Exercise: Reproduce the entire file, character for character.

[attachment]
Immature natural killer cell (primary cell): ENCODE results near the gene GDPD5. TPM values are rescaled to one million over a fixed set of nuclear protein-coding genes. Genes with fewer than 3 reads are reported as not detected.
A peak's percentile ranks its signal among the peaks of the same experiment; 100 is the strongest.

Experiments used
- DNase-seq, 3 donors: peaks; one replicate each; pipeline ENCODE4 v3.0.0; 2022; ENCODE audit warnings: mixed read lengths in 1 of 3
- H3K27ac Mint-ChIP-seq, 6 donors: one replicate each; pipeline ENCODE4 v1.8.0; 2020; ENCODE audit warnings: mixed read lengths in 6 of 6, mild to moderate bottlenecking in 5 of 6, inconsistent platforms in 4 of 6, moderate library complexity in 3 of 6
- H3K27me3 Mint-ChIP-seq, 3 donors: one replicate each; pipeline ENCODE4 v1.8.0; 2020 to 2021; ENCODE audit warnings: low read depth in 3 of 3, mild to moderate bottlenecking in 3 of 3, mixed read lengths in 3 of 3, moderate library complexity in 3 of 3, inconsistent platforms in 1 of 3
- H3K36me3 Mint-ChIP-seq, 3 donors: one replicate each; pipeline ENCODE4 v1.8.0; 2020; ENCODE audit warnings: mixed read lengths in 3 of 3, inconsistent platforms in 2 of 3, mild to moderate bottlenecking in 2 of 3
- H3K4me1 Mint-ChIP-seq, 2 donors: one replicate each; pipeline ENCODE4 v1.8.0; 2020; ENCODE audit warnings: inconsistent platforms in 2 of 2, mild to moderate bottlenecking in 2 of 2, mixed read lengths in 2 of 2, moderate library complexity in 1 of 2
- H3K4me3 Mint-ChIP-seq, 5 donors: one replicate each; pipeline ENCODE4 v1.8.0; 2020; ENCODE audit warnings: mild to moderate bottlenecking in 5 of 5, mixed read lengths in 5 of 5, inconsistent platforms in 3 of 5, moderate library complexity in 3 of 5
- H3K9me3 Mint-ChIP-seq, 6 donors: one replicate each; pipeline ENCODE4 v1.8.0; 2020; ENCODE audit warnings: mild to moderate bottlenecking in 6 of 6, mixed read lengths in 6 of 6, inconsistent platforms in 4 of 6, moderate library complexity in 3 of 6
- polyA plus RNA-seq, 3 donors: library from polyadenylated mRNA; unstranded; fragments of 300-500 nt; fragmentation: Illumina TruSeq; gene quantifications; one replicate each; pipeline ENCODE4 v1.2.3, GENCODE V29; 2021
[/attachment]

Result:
Immature natural killer cell (primary cell): ENCODE results near the gene GDPD5. TPM values are rescaled to one million over a fixed set of nuclear protein-coding genes. Genes with fewer than 3 reads are reported as not detected.
A peak's percentile ranks its signal among the peaks of the same experiment; 100 is the strongest.

Experiments used
- DNase-seq, 3 donors: peaks; one replicate each; pipeline ENCODE4 v3.0.0; 2022; ENCODE audit warnings: mixed read lengths in 1 of 3
- H3K27ac Mint-ChIP-seq, 6 donors: one replicate each; pipeline ENCODE4 v1.8.0; 2020; ENCODE audit warnings: mixed read lengths in 6 of 6, mild to moderate bottlenecking in 5 of 6, inconsistent platforms in 4 of 6, moderate library complexity in 3 of 6
- H3K27me3 Mint-ChIP-seq, 3 donors: one replicate each; pipeline ENCODE4 v1.8.0; 2020 to 2021; ENCODE audit warnings: low read depth in 3 of 3, mild to moderate bottlenecking in 3 of 3, mixed read lengths in 3 of 3, moderate library complexity in 3 of 3, inconsistent platforms in 1 of 3
- H3K36me3 Mint-ChIP-seq, 3 donors: one replicate each; pipeline ENCODE4 v1.8.0; 2020; ENCODE audit warnings: mixed read lengths in 3 of 3, inconsistent platforms in 2 of 3, mild to moderate bottlenecking in 2 of 3
- H3K4me1 Mint-ChIP-seq, 2 donors: one replicate each; pipeline ENCODE4 v1.8.0; 2020; ENCODE audit warnings: inconsistent platforms in 2 of 2, mild to moderate bottlenecking in 2 of 2, mixed read lengths in 2 of 2, moderate library complexity in 1 of 2
- H3K4me3 Mint-ChIP-seq, 5 donors: one replicate each; pipeline ENCODE4 v1.8.0; 2020; ENCODE audit warnings: mild to moderate bottlenecking in 5 of 5, mixed read lengths in 5 of 5, inconsistent platforms in 3 of 5, moderate library complexity in 3 of 5
- H3K9me3 Mint-ChIP-seq, 6 donors: one replicate each; pipeline ENCODE4 v1.8.0; 2020; ENCODE audit warnings: mild to moderate bottlenecking in 6 of 6, mixed read lengths in 6 of 6, inconsistent platforms in 4 of 6, moderate library complexity in 3 of 6
- polyA plus RNA-seq, 3 donors: library from polyadenylated mRNA; unstranded; fragments of 300-500 nt; fragmentation: Illumina TruSeq; gene quantifications; one replicate each; pipeline ENCODE4 v1.2.3, GENCODE V29; 2021